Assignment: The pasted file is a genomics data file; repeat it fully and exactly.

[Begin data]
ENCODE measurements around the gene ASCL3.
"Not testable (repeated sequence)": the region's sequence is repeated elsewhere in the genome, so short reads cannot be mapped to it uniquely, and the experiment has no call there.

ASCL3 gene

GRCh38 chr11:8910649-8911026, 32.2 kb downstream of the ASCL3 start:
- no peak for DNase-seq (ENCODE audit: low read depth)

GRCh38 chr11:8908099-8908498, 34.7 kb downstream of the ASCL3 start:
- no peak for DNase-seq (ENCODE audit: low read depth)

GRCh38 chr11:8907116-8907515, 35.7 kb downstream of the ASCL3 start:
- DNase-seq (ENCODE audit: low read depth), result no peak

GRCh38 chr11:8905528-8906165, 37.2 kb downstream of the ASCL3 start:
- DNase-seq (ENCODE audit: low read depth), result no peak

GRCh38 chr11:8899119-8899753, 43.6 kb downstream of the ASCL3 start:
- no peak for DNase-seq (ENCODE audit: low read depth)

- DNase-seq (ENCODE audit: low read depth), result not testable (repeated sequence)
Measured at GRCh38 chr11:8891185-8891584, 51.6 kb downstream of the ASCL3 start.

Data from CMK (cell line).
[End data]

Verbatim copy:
ENCODE measurements around the gene ASCL3.
"Not testable (repeated sequence)": the region's sequence is repeated elsewhere in the genome, so short reads cannot be mapped to it uniquely, and the experiment has no call there.

ASCL3 gene

GRCh38 chr11:8910649-8911026, 32.2 kb downstream of the ASCL3 start:
- no peak for DNase-seq (ENCODE audit: low read depth)

GRCh38 chr11:8908099-8908498, 34.7 kb downstream of the ASCL3 start:
- no peak for DNase-seq (ENCODE audit: low read depth)

GRCh38 chr11:8907116-8907515, 35.7 kb downstream of the ASCL3 start:
- DNase-seq (ENCODE audit: low read depth), result no peak

GRCh38 chr11:8905528-8906165, 37.2 kb downstream of the ASCL3 start:
- DNase-seq (ENCODE audit: low read depth), result no peak

GRCh38 chr11:8899119-8899753, 43.6 kb downstream of the ASCL3 start:
- no peak for DNase-seq (ENCODE audit: low read depth)

- DNase-seq (ENCODE audit: low read depth), result not testable (repeated sequence)
Measured at GRCh38 chr11:8891185-8891584, 51.6 kb downstream of the ASCL3 start.

Data from CMK (cell line).